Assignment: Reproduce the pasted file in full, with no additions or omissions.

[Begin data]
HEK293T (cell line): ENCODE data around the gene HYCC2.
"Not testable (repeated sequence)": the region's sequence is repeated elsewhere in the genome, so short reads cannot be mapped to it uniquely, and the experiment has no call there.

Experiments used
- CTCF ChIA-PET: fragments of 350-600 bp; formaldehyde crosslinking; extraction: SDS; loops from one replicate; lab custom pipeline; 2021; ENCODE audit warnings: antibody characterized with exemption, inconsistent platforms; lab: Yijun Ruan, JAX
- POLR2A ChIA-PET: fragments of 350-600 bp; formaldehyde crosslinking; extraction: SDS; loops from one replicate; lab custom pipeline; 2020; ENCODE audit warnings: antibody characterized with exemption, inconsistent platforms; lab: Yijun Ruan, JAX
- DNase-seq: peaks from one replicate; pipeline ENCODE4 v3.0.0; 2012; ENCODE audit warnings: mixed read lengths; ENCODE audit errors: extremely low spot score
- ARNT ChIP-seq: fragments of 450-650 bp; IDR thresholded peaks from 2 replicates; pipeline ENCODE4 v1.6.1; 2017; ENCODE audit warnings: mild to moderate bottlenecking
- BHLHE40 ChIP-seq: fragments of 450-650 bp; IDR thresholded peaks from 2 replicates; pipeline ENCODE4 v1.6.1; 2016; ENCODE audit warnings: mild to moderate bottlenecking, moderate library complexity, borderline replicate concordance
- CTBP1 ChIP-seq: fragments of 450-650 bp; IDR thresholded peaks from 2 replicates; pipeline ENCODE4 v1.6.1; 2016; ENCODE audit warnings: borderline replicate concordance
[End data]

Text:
HEK293T (cell line): ENCODE data around the gene HYCC2.
"Not testable (repeated sequence)": the region's sequence is repeated elsewhere in the genome, so short reads cannot be mapped to it uniquely, and the experiment has no call there.

Experiments used
- CTCF ChIA-PET: fragments of 350-600 bp; formaldehyde crosslinking; extraction: SDS; loops from one replicate; lab custom pipeline; 2021; ENCODE audit warnings: antibody characterized with exemption, inconsistent platforms; lab: Yijun Ruan, JAX
- POLR2A ChIA-PET: fragments of 350-600 bp; formaldehyde crosslinking; extraction: SDS; loops from one replicate; lab custom pipeline; 2020; ENCODE audit warnings: antibody characterized with exemption, inconsistent platforms; lab: Yijun Ruan, JAX
- DNase-seq: peaks from one replicate; pipeline ENCODE4 v3.0.0; 2012; ENCODE audit warnings: mixed read lengths; ENCODE audit errors: extremely low spot score
- ARNT ChIP-seq: fragments of 450-650 bp; IDR thresholded peaks from 2 replicates; pipeline ENCODE4 v1.6.1; 2017; ENCODE audit warnings: mild to moderate bottlenecking
- BHLHE40 ChIP-seq: fragments of 450-650 bp; IDR thresholded peaks from 2 replicates; pipeline ENCODE4 v1.6.1; 2016; ENCODE audit warnings: mild to moderate bottlenecking, moderate library complexity, borderline replicate concordance
- CTBP1 ChIP-seq: fragments of 450-650 bp; IDR thresholded peaks from 2 replicates; pipeline ENCODE4 v1.6.1; 2016; ENCODE audit warnings: borderline replicate concordance